Jinjer – Macro
Their sound is state of the art, the drums energize the songs up to full max, the breaks for the clean parts are well-placed and the vocals easily change seamlessly from growling to immaculate singing. The band is able to incorporate some surprises like the piano-part in “Retrospection” or the jigging off-beat beginning of “Judgement (and Punishment)” hopping along to Tatiana’s lyrics. But the latter also present the one flaw in the Jinjer-puzzle, they are a bit too genre-like; for example the lyrics to the opener “On the Top” with its first glorification of the individual strife for greatness and success and the turn to a criticism of the same. “Retrospection” definitely has the most intriguing lyrics as the beginning is sung in Russian and English with the English parts talking about the wish to return to the family safe haven – the Russian parts make the English screaming much more believable. Nonetheless, genre fans will surely be very pleased with the first band they know from Donetsk, Ukraine.
Karyn Crisis’ Gospel of the Witches - Covenant
“From the darkness comes the light” - a programmatic sentence for Karyn Crisis and her project with husband/Ephel Duath-mastermind Davide Tiso, gloomy sunrises dominate this record. The voice of former NYHC band Crisis has been working with the Italian metal guitarists for several years having released an album in 2015. Now, four years later, they return with a new LP and its 12 songs show a lot of different sides of the duo accompanied by Fabian Vestod (Skinlab) on drums.
The songs have a certain groove and grow on the listener but they mostly feed off of the energy spread by Karyn’s voice. It is audible that she has been singing for nearly 30 years with a longer break after the end of Crisis in 2004. Since then she has discovered her spirituality and even taught people in order to get in touch with that side of themselves and in some strange ways that can be heard. Very often she uses her strong voice to seduce us, to connect with our third eye.
Listening to Karyn is like watching a black and white movie of a medicine woman with some blue flames flickering before an old Chevy standing at the top of a long canyon with the black gorge looming in the deep. An image one cannot take the eyes off just like one doesn’t want Karyn to stop from lullabyeing.
Her husband doesn’t overplay his musical abilities he rather uses all his prowess to sustain his wife’s magical abilities. You will find a wide range of dynamics and guitar work on “Covenant” – from doomy riffs to minuscule guitar pickings painting red moons over Karyn’s old Chevy and the black canyon.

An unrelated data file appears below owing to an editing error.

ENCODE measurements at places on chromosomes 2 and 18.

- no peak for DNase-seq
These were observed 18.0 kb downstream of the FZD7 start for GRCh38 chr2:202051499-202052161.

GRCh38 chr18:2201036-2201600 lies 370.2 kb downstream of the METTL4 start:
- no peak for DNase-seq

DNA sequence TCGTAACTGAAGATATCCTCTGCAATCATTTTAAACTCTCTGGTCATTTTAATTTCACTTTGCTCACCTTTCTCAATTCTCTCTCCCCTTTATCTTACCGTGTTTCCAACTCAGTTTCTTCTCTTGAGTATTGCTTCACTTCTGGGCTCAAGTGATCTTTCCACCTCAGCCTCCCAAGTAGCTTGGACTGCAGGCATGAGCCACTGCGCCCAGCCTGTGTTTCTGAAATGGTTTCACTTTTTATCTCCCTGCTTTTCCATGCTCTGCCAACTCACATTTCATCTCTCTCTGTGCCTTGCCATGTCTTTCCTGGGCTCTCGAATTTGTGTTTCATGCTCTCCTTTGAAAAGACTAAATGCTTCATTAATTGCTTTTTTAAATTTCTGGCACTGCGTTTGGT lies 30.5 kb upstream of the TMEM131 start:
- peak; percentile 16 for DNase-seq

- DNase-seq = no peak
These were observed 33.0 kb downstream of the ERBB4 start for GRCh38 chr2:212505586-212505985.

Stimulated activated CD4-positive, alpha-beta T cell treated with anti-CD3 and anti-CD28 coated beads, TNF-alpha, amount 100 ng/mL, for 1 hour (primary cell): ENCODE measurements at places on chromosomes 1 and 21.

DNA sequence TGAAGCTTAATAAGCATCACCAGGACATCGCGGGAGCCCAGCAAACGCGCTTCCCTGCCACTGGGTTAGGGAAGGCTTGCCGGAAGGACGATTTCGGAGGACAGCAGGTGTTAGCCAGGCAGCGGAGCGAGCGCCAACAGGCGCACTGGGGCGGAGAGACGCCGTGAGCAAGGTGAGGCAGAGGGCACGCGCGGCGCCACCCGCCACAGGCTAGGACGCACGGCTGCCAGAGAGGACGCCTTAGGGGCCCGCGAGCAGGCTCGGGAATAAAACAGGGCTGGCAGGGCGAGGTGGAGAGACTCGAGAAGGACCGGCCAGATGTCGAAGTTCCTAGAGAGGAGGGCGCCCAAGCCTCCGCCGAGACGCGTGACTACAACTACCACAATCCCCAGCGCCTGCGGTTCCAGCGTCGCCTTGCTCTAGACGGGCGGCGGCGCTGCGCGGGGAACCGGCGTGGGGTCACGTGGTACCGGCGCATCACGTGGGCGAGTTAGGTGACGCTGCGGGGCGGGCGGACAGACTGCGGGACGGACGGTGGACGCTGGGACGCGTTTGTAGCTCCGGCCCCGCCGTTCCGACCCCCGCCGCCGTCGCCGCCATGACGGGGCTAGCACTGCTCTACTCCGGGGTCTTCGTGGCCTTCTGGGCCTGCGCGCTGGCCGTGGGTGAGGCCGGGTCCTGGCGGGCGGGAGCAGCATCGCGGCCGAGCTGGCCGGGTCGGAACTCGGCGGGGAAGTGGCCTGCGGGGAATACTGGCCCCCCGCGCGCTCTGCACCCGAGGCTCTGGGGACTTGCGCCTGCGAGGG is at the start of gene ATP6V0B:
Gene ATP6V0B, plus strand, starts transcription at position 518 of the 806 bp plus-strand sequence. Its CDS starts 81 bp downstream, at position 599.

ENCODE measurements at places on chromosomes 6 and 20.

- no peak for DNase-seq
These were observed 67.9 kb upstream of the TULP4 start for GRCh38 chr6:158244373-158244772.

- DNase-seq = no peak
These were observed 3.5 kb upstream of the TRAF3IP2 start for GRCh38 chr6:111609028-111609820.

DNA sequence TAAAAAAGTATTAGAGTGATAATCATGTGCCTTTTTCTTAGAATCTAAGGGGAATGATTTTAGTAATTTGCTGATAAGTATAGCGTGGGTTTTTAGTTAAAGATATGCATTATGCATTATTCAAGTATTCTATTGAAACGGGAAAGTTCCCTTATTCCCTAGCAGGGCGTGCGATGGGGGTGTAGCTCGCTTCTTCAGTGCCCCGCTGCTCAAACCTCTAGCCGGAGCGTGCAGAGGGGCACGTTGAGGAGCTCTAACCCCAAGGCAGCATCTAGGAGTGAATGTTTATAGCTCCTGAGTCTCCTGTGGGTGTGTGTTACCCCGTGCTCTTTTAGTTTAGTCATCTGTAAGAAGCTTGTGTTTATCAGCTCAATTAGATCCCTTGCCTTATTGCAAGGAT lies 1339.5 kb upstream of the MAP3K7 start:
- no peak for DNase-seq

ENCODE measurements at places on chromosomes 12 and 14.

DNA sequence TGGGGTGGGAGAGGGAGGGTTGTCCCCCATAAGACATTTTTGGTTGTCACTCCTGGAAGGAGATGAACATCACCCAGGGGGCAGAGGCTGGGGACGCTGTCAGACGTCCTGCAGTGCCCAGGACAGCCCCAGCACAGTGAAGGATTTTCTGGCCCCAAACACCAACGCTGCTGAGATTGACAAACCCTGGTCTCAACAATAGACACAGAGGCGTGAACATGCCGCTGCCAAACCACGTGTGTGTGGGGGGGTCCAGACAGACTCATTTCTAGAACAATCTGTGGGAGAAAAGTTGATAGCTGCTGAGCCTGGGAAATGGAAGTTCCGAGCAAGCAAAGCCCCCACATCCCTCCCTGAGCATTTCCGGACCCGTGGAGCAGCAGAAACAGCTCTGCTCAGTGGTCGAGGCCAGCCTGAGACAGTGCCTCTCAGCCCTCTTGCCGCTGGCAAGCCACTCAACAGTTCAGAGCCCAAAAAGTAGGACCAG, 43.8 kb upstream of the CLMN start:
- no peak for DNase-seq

Törzs – Tukör (a second opinion)
There is something about this record that resonates inside as much as outside. The reverb on the record is probably as much a derelict of the band’s roots in shoegaze as to the idea behind it. The songs follow a motif of clarity that is also reflected in the change to a purely instrumental band with this release letting go of vocals for better. The Hungarian outfit is able to paint a wholesome picture of deserts around huge mountains without snow-capped tops, of long and winding roads through the Hungarian vastness outside the metropolis. Sometimes the temperatures drop because of the chilling slowness of some riffs and licks (“Hamarlik”) and sometimes the heat rises by the minute because of the jazzy vibrato of the drums (“Ötodik”). Jazz, that is definitely a thing to connect “Tukör” with, the band sometimes sounds like the perfect mix between The Cinematic Orchestra and Bohren und der Club of Gore, and just those two there is one thing that Törzs definitely are really good at – giving their songs just the right amount of time to breathe. They have left all desperate haste and unnecessary hurry at the entrance to the cave in which they recorded this record; and that is no joke – this is real caveman-made music.
Hegy – We won’t Make it Home
Sometimes blackgaze doesn’t need vocals if the music is already pointing you in the right directions. Or turns you around to enjoy the right view before you just stare at a blank mountain wall for too long. Or plays a trick on you and you stare at a picture of a view before being pushed off the cliff but falling into an even more interesting scenario. It would be “Nefarious” not to listen to Hegy if you are into post-rock and shoegaze, blackgaze and post-metal. They have a lot to say wordlessly.
Arx Atrata – The Path Untravelled